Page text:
Mr. Stuart explained that these communities are vulnerable and live subsistence existences—requiring weekly trade in order to purchase essentials and survive. “Border closures and the resulting denial of access to markets therefore represent an existential threat to these communities,” he added.

The UN Conference on Trade and Development cites export bans or “introducing export licensing requirements while still keeping all commercial borders open, whereas some are only allowing transit of essential goods, aid and relief cargo. Others have instead restricted transit entirely by closing all borders. When cross-border trade is permitted, it mainly concerns larger commercial flows.”

Mr. Stuart believes that the cited coronavirus pandemic land border closures “should be undertaken with full cognizance of the potentially disastrous impact on small-scale border trade.” There is no doubt that Covid-19 action requires modification of human movement and economic activity, he explained. “However, the extent of the trade-off on the survival of fragile and vulnerable communities must be taken into account by the governments and authorities of SSA.”

What are some of the key constraints of small-scale women farmers?

Mercia Andrews from the South Africa-based Southern Africa Rural Women’s Assembly, during the Southern African Trust-sponsored Zoom forum, first stressed the importance of “small scale farming (that) plays important role in food production.”

The land rights activist said the discussion of food security was important in the context of the coronavirus pandemic. “I think it’s important to not only have this conversation in the light of the pandemic, but also to speak about the economic crisis as (in) the climate crisis. Despite the fact that small-scale farmers and producers—in fact 85 percent of them—produce the food in Africa and Southern Africa. Mostly they don’t get the recognition that they should.”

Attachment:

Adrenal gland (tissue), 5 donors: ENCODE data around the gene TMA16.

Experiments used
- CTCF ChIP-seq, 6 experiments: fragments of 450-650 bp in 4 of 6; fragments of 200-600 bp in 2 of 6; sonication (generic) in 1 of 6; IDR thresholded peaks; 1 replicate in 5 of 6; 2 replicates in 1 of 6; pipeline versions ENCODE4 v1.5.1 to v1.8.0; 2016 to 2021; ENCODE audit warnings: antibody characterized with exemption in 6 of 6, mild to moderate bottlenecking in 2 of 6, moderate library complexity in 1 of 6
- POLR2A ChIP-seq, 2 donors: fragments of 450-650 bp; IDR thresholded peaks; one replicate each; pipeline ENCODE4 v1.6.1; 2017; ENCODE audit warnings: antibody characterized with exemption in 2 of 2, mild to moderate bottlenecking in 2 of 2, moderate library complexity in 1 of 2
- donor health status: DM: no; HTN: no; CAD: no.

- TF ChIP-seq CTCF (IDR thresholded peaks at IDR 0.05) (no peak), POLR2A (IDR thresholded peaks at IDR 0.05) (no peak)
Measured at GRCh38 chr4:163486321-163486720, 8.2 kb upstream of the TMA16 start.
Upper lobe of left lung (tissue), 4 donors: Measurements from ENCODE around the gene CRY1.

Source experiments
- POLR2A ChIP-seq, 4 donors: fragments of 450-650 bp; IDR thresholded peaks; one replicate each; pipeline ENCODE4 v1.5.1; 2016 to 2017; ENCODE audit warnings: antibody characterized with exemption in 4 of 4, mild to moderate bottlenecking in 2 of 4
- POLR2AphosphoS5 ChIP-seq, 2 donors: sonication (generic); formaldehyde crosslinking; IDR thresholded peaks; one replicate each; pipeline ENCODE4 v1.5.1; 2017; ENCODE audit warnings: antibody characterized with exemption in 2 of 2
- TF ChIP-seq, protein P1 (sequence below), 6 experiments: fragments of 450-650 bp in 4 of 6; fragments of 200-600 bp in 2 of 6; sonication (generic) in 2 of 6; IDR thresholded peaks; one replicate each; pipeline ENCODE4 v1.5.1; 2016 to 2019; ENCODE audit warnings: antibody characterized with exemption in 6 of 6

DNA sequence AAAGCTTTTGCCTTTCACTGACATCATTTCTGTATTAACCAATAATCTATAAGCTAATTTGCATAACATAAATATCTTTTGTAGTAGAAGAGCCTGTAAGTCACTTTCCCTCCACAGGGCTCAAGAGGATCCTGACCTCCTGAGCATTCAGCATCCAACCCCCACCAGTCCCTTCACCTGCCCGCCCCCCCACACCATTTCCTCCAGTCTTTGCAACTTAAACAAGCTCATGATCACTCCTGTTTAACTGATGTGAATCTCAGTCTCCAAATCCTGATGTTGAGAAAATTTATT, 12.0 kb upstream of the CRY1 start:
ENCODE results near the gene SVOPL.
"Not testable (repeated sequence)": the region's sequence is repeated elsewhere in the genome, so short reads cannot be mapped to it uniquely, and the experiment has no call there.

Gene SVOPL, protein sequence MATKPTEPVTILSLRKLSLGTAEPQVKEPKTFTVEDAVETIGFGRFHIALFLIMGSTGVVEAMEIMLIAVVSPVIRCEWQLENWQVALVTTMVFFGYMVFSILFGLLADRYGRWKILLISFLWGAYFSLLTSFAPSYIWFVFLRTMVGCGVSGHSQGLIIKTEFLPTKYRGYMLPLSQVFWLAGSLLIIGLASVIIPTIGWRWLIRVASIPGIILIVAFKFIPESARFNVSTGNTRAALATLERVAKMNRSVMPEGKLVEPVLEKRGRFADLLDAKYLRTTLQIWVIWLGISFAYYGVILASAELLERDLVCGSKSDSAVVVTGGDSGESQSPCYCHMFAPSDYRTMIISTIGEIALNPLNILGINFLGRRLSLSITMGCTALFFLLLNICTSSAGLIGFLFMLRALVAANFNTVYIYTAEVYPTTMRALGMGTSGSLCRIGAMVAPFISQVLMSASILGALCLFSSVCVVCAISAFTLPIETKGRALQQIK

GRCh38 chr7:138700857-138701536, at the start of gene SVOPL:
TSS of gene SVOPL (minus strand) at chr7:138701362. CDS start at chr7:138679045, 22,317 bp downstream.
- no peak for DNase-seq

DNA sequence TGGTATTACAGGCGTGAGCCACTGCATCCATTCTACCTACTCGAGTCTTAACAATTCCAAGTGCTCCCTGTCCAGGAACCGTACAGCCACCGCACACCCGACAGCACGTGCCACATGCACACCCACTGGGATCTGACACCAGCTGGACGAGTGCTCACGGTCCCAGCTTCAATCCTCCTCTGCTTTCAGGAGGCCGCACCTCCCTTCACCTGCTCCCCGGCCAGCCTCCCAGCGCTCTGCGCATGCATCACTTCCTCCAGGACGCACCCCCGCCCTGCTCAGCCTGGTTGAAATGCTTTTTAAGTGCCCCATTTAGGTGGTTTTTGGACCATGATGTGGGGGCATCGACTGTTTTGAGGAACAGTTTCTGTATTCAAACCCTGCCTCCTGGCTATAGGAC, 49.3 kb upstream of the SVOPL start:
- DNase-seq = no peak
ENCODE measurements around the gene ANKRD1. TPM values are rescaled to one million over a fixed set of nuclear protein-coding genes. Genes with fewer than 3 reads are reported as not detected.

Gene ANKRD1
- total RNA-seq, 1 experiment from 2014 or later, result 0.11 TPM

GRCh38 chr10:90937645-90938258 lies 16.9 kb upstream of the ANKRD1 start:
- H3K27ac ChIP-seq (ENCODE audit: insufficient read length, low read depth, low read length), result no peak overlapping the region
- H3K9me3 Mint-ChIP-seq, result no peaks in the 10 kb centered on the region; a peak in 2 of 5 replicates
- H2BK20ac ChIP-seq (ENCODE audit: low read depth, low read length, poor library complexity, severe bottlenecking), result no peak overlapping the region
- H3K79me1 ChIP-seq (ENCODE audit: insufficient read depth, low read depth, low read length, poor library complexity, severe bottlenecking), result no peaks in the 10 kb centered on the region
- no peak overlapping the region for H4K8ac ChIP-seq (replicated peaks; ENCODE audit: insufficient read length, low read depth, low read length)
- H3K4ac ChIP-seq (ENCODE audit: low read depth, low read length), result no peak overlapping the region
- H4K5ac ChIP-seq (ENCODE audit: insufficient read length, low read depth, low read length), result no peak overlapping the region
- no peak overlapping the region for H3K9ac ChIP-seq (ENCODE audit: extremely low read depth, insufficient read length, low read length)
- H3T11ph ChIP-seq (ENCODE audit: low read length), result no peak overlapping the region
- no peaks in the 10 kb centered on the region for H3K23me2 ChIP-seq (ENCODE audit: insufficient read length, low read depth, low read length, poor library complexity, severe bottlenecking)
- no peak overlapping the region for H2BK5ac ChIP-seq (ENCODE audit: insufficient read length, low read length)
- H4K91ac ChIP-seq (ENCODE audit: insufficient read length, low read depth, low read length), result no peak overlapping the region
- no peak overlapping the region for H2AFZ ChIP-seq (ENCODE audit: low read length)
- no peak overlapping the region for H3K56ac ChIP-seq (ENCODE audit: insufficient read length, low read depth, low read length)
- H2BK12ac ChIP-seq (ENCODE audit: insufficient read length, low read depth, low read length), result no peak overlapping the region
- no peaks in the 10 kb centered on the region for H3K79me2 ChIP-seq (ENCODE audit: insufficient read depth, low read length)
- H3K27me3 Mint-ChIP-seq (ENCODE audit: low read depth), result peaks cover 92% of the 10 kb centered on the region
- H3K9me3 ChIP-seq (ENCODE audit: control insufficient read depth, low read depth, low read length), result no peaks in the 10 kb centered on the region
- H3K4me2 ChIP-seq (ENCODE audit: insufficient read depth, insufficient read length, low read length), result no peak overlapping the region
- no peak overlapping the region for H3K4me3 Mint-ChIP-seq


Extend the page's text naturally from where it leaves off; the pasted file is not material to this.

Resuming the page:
Focusing on the measures implemented by the South African government, she said, “Across the region we saw measures that (the) government put in place where it was to close (down) local markets to ensure that people didn’t have permits to go to their fields … the whole value chain from the small scale farmers to the local market was disrupted.”

The former teacher turned activist said the “disruption in the value chain” is an indication of how little the government understands.

“Our government understands (little) about the significance of small-scale producers. Women producers in particular, in spite the fact that they are at the village level … produce the products for the markets. They are the ones who support the local economy. All these factors were certainly not taken into account when there is a lockdown and measures, really severe measures are introduced,” Ms. Andrews stressed.

She cited an example where small-holder producers or farmers weren’t able to go to market. “This was across the region, but the region retail markets, large scale commercial markets could put their trucks, could deliver (their) fruit and vegetables across the region,” she explained. This issue is equivalent of where small “mom and pop” retail outlets in the U.S. were unable to open because they were classified as non-essential.

Ms. Andrews said, though this has been an ongoing concern, “it was just made visible during this (pandemic) crisis.” Follow @JehronMuhammad on Twitter